— March 2003
By Richard Thiel
|“Just throwing a speed limit on the harbor might be the worst thing you could do.”|
It’s not in our nature to look backwards. Whether we’re walking or driving, our focus is naturally directed forward. This does have its disadvantages, however, not the least of which is a blissful unawareness of any problems we may have left in our path.
That characteristic takes on special import when we’re driving our boats, because unlike Reeboks and Volvos, boats create a palpable disturbance that if of sufficient size can cause substantial damage. The formal name for this is, of course, wake, and today a lot of boaters and landlubbers are concerned with it. In more and more places, governments are passing laws designed to essentially ban wakes through the imposition of speed limits. This movement will have a direct affect on how you will pursue your favorite pastime in the future.
Technically, a wake is any disturbance caused by an object that displaces water. In its smallest and most innocuous form, a wake is the ripple formed by tossing a pebble into a pond. That is obviously not the kind that’;s causing speed limit signs to proliferate along waterways at about the same rate as Zebra mussels.
Wake is a function of an object’s mass, shape, and velocity. Without getting wrapped up in hydrodynamic theory and arcane formulae, a vessel’s waterline length—from where the bow enters the water to where the stern leaves the water—dictates its displacement speed, which is how fast it can travel through the water without causing a big wave. To go faster than displacement speed, a hull must plane—climb on top of the water and glide over it, instead of plow through it.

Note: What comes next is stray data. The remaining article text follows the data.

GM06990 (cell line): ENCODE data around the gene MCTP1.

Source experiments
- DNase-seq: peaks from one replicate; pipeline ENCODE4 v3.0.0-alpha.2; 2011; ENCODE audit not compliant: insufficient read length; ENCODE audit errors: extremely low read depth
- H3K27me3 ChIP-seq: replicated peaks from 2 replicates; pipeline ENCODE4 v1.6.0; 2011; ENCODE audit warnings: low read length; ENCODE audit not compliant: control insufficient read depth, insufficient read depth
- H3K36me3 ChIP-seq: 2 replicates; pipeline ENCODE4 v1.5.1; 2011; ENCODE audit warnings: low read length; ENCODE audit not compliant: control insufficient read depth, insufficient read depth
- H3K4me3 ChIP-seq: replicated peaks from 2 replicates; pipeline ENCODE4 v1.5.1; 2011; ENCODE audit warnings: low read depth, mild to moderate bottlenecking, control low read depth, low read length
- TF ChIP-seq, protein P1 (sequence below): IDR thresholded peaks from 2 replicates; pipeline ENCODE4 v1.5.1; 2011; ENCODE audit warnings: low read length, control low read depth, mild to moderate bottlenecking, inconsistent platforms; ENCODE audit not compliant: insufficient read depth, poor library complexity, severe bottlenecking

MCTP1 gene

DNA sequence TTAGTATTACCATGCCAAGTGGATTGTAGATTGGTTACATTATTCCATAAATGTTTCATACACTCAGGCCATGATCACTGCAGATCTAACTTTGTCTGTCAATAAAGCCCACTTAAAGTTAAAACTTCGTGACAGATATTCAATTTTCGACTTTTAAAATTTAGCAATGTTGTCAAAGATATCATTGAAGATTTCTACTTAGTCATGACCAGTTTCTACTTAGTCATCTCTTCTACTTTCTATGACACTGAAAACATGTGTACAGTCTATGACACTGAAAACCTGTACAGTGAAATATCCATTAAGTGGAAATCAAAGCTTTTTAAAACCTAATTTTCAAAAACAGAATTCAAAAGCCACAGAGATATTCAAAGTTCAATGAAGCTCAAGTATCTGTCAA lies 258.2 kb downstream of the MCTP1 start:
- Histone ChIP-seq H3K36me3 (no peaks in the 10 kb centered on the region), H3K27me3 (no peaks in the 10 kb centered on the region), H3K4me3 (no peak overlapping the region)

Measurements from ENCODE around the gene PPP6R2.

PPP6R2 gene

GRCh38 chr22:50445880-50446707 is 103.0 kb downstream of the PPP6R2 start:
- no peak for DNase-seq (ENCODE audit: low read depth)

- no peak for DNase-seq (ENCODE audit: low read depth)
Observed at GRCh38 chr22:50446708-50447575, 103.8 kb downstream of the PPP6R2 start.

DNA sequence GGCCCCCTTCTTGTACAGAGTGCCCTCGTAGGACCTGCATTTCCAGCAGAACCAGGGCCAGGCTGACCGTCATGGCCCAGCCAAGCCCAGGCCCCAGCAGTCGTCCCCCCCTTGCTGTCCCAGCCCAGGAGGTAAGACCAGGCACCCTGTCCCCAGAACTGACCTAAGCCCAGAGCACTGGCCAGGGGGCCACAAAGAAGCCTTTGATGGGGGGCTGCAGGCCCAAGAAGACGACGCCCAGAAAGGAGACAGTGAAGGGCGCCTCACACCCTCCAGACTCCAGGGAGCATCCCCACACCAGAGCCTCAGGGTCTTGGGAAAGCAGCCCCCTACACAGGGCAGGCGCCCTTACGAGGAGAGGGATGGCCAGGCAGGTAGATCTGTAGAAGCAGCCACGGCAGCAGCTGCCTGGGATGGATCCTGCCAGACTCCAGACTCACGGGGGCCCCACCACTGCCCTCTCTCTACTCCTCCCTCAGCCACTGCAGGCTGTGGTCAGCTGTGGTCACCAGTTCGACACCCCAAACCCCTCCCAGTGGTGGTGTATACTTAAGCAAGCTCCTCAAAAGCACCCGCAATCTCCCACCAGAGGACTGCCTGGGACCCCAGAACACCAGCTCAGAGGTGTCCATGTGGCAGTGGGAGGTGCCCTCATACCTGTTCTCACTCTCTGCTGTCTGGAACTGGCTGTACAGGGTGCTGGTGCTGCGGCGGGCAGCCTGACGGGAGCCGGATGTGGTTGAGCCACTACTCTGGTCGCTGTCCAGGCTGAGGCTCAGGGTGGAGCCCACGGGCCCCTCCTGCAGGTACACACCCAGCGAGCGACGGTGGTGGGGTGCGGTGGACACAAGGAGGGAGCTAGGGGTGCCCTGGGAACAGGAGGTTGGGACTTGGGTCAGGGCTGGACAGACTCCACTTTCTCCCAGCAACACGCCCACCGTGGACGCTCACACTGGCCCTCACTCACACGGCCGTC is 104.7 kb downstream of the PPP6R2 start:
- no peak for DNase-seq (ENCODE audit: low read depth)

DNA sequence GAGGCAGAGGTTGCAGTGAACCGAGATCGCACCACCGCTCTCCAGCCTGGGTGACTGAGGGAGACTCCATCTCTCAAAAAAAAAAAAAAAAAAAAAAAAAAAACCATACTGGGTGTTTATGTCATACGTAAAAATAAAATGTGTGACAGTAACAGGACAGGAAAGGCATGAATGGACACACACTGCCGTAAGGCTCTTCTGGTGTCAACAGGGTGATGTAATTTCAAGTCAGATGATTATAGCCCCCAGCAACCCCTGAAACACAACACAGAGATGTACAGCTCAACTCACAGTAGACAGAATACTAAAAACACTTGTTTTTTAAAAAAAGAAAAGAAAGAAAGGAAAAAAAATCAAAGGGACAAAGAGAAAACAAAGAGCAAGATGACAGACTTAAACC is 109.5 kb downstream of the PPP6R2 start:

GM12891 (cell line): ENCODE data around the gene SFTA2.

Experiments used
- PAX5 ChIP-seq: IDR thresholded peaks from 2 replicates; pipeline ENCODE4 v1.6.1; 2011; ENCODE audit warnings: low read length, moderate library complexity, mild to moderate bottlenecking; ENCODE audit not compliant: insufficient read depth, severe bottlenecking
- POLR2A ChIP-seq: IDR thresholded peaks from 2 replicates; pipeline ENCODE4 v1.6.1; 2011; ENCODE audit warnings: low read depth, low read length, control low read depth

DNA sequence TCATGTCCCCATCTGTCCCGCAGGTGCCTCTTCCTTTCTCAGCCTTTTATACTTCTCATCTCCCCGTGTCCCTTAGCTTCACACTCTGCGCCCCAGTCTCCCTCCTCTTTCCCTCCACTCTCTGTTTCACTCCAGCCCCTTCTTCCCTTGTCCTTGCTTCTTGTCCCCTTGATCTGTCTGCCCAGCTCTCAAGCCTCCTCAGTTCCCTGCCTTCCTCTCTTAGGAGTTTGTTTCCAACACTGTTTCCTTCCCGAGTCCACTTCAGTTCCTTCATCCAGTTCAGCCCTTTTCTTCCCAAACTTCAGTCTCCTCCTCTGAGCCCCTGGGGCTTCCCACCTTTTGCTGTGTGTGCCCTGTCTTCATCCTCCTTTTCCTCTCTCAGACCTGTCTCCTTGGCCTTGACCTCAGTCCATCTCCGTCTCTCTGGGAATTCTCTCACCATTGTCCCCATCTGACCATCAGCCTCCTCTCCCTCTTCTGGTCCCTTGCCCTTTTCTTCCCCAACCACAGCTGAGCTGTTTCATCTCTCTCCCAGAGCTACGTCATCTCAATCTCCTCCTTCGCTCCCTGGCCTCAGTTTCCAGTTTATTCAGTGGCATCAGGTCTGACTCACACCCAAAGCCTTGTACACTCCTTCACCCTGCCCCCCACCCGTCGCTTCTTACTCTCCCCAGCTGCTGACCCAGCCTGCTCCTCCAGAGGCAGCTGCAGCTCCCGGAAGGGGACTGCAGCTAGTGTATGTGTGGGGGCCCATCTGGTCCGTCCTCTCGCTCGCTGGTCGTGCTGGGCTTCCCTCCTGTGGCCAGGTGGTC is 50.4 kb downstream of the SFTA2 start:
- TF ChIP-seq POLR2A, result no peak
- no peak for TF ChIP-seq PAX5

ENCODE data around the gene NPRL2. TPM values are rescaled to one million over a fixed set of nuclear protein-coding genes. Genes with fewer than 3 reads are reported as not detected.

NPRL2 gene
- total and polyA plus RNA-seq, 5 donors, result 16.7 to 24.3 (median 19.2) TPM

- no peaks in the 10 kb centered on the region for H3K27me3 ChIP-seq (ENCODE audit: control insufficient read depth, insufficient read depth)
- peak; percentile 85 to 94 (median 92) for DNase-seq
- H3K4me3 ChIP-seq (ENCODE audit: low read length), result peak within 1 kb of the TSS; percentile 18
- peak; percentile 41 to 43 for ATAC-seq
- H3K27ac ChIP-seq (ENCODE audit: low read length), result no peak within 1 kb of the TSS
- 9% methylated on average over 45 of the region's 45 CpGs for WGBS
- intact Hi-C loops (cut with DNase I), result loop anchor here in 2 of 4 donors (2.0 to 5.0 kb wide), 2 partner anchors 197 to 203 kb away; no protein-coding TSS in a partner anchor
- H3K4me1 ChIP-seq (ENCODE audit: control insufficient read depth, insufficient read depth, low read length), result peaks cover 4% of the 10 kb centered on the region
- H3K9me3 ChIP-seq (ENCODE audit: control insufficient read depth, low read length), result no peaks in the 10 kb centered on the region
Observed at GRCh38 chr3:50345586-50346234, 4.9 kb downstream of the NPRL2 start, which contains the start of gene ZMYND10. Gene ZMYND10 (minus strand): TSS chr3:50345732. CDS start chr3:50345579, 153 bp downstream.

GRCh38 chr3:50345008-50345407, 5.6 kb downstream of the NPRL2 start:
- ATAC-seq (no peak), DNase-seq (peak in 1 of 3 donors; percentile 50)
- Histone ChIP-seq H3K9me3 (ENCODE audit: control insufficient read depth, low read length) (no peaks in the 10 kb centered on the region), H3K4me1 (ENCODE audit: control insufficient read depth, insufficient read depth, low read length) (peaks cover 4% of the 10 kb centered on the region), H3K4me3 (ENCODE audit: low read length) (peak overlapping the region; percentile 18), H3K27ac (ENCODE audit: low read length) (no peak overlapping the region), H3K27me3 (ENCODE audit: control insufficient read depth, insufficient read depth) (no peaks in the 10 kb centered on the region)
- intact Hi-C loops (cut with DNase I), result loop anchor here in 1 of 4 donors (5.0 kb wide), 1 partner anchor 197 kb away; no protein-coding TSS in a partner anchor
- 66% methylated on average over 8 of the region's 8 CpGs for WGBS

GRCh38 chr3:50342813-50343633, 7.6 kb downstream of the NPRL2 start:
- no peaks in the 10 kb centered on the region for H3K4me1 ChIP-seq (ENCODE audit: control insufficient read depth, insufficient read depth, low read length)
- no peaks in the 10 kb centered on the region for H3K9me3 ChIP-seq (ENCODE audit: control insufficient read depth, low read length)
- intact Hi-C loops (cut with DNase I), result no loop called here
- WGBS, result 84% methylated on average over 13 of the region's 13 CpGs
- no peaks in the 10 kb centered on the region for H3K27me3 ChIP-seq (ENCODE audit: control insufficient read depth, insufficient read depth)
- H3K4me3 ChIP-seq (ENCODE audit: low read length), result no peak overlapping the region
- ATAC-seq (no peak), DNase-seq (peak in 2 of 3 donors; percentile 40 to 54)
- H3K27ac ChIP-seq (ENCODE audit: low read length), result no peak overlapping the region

All this is relevant because of the findings of a study conducted by the Stevens Institute of Technology of Hoboken, New Jersey, on wave patterns in New York Harbor and the damage they cause both shoreside and waterborne property. After placing sensors on the harbor bottom, Stevens scientists determined that the harbor's wave patterns were generated not by tides and currents but by vessel traffic, mainly ferries, which have proliferated in recent years. They set about finding ways to minimize the size and number of the waves.
What's surprising is that after all their research, the Stevens scientists did not recommend the imposition of speed limits. In fact, Michael S. Bruno, director of Stevens' Davidson Laboratory, told The New York Times, "Just throwing a speed limit on the harbor might be the worst thing you could do." He pointed out that ferries generate most of their wake not at low or high speeds, but in the transition zone between the two--when the vessels are between displacement and planing modes. The same is true of pleasureboats.
This is something most boaters have known all along. You need only look aft while on a high-speed planing boat to see that the wake is small--not as small as when the boat is at displacement speeds, but much smaller than when she's trying to get over the hump. This simple conclusion might be something those government agencies should take into account the next time they decide to attack a wake problem by simply posting a 9-mph speed limit. It might lessen the wake for some vessels, but for others it just might be the point at which they generate their largest wake--and the most damage.
This article originally appeared in the February 2003 issue of Power & Motoryacht magazine.